Pugh: The look of him was kind of defined by who he was in this story. Mariko described him as a creature of media. He’s a construct who’s put himself together. The plastic bag is… it’s sort of like the commercialism and corporate-ness and the cutouts for his eyes, which change every time you see him, are meant to be a ransom note. His entire face is a ransom note made from this collage of magazines.

Pulliam-Moore: And for Harley?

Pugh: For Harley, I pictured her as a kid just with lots of layers. She’s wearing lots of clothes because she was wearing everything she was carrying with her. When you see her going to school for the first time, she had to carry all this stuff. And I thought “Well, what kind of bag would she have?” She was kind of unprepared for the whole thing, moving.

So she had to stuff everything into the pockets of her parka, and every time she moves, you see these big, expansive movements with rulers, and pencils, and pens to jutting out the parka. She’s constantly leaving a trail of debris. Those are the kinds of small details I think make you feel like these characters don’t just exist on the surface, but they go all the way back.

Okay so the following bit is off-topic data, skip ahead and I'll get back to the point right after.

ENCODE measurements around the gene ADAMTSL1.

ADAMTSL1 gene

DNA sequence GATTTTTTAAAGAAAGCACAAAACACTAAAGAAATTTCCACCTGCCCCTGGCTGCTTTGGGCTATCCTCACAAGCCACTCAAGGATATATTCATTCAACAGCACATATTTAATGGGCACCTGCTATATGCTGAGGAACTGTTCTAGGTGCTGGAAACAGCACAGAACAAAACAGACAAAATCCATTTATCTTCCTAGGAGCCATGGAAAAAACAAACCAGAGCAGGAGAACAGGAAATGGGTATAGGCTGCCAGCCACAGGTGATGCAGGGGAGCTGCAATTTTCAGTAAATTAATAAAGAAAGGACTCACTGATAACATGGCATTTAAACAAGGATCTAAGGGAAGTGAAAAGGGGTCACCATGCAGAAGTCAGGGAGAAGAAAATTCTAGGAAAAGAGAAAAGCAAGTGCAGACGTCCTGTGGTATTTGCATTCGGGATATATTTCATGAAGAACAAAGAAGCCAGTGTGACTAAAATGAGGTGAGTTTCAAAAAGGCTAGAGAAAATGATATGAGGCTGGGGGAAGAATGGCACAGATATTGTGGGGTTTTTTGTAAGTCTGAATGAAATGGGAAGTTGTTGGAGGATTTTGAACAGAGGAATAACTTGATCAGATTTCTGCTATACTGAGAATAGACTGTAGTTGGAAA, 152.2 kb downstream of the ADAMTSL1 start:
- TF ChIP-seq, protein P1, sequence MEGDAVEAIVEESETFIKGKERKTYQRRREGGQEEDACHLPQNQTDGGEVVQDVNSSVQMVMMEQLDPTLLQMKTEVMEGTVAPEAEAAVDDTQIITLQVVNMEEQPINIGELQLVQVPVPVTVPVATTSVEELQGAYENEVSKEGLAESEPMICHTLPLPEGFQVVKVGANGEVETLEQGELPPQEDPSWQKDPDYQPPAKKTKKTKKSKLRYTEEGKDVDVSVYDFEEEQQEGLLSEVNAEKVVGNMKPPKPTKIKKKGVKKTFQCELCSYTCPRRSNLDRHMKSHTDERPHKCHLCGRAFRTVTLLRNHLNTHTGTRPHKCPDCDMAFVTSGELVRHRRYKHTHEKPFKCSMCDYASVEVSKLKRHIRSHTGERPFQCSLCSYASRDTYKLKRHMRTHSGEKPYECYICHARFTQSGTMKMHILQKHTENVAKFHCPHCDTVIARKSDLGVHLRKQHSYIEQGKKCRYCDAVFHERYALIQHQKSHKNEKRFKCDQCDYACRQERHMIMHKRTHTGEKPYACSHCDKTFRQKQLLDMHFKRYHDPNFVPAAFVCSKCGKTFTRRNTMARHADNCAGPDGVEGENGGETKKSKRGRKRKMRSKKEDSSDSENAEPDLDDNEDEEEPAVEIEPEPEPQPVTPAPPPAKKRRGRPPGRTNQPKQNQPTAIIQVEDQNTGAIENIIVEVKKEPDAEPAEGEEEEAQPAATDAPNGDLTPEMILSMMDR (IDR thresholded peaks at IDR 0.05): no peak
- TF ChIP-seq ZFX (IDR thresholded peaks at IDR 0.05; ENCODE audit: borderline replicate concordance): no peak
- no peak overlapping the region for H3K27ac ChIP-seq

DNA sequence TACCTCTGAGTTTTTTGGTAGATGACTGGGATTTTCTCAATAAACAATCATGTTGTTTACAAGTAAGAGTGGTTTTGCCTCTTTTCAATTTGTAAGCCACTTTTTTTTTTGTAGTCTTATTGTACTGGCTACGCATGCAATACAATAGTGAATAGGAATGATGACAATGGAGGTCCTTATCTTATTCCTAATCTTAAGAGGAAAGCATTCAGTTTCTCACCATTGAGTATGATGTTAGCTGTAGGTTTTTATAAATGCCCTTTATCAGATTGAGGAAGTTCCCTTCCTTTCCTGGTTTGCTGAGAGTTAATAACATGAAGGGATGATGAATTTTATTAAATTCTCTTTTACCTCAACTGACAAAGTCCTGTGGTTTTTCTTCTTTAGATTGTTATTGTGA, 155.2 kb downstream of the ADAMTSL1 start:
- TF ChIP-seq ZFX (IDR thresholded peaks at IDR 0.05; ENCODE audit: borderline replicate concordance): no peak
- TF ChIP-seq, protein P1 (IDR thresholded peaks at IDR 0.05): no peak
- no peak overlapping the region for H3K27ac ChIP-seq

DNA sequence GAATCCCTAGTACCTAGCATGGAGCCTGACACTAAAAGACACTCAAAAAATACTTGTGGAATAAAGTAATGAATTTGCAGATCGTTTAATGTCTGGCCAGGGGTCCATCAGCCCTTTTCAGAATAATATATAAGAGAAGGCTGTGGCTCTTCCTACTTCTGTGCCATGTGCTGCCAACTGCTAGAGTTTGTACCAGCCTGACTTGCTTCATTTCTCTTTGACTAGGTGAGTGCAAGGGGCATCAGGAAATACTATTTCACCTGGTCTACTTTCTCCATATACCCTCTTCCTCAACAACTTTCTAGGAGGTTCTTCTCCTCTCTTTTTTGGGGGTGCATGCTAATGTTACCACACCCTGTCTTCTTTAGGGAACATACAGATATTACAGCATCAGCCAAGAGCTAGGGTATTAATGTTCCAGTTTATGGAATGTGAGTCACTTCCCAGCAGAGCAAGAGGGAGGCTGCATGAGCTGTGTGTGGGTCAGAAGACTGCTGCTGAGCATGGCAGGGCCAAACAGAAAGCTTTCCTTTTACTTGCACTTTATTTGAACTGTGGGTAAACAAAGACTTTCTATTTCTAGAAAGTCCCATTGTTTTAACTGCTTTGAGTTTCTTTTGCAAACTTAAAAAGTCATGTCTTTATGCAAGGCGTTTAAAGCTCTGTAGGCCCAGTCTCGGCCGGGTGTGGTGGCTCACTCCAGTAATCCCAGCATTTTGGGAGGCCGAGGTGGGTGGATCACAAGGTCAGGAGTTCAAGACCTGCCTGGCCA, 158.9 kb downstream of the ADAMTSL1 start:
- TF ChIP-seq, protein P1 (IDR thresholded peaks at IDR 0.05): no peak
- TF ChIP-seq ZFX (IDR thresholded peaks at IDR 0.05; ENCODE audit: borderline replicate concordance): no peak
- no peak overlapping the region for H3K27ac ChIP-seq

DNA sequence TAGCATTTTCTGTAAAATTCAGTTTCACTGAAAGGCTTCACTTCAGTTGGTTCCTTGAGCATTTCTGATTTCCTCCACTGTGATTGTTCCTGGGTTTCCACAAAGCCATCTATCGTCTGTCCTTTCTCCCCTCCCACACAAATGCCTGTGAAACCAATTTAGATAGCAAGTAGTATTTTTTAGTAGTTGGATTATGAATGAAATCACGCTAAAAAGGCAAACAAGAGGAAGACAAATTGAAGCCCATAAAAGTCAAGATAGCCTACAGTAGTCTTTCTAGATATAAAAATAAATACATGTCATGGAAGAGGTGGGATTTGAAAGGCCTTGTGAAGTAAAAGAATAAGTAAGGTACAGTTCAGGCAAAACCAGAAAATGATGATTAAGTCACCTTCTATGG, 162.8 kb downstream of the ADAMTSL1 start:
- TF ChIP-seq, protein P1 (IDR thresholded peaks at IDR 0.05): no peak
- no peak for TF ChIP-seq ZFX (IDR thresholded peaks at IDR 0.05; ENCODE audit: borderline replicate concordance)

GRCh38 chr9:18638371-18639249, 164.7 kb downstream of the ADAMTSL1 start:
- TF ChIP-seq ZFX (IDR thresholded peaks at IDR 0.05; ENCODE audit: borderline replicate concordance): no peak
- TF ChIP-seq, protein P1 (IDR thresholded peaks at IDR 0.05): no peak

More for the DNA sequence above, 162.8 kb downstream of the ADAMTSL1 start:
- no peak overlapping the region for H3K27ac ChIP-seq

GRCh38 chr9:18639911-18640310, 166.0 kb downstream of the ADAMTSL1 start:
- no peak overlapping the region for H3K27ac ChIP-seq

ImageHarley getting her first inkling that the Joker might not be a good person. (Image: Steve Pugh, DC Comics)

Pulliam-Moore: A lot of fans cling very dearly to Harley’s classic origin story, but we’re going through this interesting period of storytellers rethinking her roots and deciding to just go in a completely different, but still familiar direction. What were the elements of Harley’s story that you wanted to elevate in Breaking Glass to really set your spin on the character apart?

Tamaki: The traditional hero’s journey is about the obstacles that are placed in front of something. Figuring out what emotional thing is standing in the way of you becoming the kind of hero you want to be.